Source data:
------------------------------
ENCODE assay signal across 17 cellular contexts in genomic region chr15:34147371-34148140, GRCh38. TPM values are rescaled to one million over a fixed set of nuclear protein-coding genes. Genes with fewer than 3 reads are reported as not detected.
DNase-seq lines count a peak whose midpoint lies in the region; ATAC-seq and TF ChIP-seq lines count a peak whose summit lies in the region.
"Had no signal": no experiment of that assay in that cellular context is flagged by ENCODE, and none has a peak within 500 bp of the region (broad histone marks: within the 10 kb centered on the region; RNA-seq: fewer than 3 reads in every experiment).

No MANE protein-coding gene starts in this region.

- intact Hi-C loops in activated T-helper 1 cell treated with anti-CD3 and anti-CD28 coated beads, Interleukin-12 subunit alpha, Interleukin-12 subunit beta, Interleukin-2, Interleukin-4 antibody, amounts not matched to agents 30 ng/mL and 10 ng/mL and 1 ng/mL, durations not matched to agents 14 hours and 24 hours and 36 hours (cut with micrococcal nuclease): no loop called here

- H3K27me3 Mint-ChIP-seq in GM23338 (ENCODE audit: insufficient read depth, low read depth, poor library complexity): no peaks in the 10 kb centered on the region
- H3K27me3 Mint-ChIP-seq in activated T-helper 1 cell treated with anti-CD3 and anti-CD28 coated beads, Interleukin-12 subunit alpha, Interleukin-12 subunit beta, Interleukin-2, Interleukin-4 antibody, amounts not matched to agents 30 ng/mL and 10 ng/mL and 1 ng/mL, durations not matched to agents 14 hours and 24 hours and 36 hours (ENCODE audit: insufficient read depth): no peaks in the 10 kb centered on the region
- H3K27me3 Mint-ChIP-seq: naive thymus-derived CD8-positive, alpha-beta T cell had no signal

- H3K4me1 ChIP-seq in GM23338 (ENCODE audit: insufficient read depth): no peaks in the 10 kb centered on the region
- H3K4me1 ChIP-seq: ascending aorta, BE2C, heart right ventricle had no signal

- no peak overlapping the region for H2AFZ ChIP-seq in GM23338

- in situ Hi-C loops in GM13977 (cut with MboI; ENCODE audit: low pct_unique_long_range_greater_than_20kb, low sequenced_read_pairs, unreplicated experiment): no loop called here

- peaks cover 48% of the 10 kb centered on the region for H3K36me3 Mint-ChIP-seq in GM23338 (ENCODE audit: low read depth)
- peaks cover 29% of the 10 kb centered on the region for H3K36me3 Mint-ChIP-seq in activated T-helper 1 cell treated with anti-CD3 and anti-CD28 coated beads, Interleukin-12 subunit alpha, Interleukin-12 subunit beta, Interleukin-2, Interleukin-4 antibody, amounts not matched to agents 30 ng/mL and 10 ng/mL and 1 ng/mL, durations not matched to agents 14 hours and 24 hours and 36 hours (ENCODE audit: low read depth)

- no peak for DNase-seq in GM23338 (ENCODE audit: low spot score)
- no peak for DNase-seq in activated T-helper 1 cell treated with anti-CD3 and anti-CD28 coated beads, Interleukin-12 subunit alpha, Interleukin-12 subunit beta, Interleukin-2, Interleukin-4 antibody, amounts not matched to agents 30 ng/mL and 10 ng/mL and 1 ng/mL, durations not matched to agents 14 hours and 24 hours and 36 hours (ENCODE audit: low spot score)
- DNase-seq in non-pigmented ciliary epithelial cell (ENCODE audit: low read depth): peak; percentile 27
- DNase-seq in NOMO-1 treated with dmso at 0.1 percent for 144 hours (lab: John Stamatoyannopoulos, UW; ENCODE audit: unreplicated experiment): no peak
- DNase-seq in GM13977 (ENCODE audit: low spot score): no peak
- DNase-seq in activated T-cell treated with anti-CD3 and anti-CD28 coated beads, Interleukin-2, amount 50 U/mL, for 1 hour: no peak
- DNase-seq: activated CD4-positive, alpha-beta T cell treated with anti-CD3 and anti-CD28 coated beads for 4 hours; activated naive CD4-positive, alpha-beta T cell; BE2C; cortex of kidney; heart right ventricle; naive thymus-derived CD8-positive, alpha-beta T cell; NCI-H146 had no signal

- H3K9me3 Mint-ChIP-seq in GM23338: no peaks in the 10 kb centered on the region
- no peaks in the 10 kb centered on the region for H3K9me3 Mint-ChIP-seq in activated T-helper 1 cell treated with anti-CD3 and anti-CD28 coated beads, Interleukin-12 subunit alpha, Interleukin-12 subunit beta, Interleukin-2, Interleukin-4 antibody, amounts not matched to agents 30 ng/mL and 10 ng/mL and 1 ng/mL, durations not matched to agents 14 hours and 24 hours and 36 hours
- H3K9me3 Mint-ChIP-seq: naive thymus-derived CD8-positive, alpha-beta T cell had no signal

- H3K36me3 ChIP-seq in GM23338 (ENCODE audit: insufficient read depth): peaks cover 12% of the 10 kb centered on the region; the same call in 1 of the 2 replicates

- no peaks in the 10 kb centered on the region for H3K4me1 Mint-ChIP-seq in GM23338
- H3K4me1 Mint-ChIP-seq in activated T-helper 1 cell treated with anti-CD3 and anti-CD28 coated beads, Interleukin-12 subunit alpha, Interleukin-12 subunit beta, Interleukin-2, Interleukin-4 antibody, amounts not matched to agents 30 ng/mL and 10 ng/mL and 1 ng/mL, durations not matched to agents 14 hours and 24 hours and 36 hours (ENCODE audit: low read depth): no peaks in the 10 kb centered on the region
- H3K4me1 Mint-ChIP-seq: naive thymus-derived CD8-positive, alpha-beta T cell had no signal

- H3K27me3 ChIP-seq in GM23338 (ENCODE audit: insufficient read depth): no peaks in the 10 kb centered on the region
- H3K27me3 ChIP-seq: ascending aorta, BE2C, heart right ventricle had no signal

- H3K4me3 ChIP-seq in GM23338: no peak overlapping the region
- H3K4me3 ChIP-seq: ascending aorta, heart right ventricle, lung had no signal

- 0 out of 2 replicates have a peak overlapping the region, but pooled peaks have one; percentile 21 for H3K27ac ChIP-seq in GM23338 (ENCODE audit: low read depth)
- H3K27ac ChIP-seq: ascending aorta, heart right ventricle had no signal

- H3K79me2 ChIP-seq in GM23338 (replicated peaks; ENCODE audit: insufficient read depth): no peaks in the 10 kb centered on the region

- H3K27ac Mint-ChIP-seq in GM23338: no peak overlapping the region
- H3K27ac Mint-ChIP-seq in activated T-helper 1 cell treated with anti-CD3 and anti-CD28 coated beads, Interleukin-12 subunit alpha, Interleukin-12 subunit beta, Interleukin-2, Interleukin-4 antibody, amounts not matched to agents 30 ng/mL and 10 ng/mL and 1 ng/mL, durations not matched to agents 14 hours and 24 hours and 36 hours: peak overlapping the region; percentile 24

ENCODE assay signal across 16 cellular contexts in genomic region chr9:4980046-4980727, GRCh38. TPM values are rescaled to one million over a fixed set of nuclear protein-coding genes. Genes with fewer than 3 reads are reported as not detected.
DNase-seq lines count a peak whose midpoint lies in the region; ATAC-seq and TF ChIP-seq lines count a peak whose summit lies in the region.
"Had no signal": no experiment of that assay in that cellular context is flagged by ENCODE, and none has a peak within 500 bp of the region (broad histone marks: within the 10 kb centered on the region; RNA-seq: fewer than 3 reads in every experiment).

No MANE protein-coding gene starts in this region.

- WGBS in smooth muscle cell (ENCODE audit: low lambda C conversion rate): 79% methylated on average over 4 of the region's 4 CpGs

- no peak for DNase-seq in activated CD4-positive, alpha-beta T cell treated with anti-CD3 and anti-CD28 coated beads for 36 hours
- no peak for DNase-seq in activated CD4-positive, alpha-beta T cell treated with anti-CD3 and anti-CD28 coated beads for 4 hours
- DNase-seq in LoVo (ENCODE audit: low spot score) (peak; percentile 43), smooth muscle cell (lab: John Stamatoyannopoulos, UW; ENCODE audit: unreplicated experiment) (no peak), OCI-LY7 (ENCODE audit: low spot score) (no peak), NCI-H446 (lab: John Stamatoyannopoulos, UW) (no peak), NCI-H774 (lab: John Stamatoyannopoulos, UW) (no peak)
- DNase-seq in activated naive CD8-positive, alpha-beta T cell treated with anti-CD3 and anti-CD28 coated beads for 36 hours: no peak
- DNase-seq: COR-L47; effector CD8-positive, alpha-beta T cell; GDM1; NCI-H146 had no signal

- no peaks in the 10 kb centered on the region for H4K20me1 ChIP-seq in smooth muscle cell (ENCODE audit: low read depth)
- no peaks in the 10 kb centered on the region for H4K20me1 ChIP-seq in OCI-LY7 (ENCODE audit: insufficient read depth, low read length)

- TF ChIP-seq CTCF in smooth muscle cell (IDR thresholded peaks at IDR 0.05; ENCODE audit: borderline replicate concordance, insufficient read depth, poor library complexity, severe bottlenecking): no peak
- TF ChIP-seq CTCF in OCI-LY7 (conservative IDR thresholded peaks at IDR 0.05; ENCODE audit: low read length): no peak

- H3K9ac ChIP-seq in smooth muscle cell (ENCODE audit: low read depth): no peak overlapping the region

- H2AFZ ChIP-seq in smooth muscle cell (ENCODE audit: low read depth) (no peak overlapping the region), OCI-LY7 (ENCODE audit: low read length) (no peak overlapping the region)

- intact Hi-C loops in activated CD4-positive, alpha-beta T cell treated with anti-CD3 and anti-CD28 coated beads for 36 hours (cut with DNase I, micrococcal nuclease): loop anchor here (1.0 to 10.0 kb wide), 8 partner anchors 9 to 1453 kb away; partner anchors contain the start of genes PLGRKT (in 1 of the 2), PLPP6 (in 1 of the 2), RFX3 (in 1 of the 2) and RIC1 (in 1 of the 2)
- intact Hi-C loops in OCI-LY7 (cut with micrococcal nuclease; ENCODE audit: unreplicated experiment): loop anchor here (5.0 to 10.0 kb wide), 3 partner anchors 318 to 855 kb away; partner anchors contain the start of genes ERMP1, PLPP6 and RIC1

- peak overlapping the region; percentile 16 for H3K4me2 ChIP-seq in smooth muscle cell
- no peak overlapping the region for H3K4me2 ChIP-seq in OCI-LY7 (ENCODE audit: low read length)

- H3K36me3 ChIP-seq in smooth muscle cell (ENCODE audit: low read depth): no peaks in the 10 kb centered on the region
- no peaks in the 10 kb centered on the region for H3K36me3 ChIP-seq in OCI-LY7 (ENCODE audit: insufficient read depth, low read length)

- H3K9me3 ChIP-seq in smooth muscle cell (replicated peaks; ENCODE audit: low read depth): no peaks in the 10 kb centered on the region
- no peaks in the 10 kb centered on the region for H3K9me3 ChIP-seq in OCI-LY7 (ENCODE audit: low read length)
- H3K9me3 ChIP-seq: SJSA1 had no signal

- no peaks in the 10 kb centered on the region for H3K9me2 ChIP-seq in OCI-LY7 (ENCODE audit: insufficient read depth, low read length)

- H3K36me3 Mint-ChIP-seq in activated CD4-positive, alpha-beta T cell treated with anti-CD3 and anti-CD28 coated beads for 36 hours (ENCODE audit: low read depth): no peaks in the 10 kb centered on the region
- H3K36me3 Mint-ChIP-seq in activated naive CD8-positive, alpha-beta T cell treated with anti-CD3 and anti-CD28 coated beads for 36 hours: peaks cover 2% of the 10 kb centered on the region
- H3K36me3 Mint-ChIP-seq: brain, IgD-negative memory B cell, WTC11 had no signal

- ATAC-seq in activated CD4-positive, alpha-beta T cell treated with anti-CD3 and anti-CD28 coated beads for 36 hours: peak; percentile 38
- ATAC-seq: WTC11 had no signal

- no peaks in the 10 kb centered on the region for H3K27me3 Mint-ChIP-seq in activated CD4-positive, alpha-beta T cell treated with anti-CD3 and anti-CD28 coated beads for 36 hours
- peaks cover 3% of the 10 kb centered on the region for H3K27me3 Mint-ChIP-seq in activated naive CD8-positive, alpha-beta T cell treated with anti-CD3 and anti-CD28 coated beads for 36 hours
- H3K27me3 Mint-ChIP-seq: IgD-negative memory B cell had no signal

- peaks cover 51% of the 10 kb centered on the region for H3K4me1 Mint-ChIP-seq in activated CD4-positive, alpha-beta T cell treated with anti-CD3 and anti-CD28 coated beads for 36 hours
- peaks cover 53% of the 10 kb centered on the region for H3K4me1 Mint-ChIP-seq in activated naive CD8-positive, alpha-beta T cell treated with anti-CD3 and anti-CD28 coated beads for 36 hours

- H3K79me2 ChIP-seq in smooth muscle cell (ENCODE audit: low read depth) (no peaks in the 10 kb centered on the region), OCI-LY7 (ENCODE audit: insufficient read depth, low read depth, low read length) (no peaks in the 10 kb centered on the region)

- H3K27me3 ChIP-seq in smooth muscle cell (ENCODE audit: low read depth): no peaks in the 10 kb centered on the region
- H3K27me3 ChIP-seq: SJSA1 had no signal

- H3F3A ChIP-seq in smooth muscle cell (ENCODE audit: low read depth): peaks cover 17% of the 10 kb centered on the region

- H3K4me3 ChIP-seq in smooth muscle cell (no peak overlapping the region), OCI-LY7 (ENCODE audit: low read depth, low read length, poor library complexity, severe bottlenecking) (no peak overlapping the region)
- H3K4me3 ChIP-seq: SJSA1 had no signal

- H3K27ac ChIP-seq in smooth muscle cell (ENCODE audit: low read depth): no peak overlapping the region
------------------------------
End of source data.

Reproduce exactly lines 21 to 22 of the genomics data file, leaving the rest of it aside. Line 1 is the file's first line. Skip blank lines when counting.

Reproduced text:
- DNase-seq: activated CD4-positive, alpha-beta T cell treated with anti-CD3 and anti-CD28 coated beads for 4 hours; activated naive CD4-positive, alpha-beta T cell; BE2C; cortex of kidney; heart right ventricle; naive thymus-derived CD8-positive, alpha-beta T cell; NCI-H146 had no signal

- H3K9me3 Mint-ChIP-seq in GM23338: no peaks in the 10 kb centered on the region